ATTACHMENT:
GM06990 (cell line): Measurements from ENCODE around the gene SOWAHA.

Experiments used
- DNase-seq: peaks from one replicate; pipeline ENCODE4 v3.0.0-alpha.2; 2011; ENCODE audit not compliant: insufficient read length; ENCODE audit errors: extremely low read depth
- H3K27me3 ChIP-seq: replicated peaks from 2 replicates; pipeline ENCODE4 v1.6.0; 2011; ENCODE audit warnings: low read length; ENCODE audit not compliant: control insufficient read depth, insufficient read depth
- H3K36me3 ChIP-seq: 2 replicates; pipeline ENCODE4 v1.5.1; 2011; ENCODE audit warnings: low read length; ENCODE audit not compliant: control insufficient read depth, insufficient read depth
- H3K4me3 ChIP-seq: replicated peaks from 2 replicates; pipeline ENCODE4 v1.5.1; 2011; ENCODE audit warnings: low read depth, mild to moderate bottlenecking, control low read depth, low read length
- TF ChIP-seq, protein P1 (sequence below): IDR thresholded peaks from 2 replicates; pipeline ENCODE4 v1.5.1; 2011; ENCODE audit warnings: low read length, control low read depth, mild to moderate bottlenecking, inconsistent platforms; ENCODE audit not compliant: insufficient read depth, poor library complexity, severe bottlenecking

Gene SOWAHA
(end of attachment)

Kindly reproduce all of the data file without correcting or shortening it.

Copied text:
GM06990 (cell line): Measurements from ENCODE around the gene SOWAHA.

Experiments used
- DNase-seq: peaks from one replicate; pipeline ENCODE4 v3.0.0-alpha.2; 2011; ENCODE audit not compliant: insufficient read length; ENCODE audit errors: extremely low read depth
- H3K27me3 ChIP-seq: replicated peaks from 2 replicates; pipeline ENCODE4 v1.6.0; 2011; ENCODE audit warnings: low read length; ENCODE audit not compliant: control insufficient read depth, insufficient read depth
- H3K36me3 ChIP-seq: 2 replicates; pipeline ENCODE4 v1.5.1; 2011; ENCODE audit warnings: low read length; ENCODE audit not compliant: control insufficient read depth, insufficient read depth
- H3K4me3 ChIP-seq: replicated peaks from 2 replicates; pipeline ENCODE4 v1.5.1; 2011; ENCODE audit warnings: low read depth, mild to moderate bottlenecking, control low read depth, low read length
- TF ChIP-seq, protein P1 (sequence below): IDR thresholded peaks from 2 replicates; pipeline ENCODE4 v1.5.1; 2011; ENCODE audit warnings: low read length, control low read depth, mild to moderate bottlenecking, inconsistent platforms; ENCODE audit not compliant: insufficient read depth, poor library complexity, severe bottlenecking

Gene SOWAHA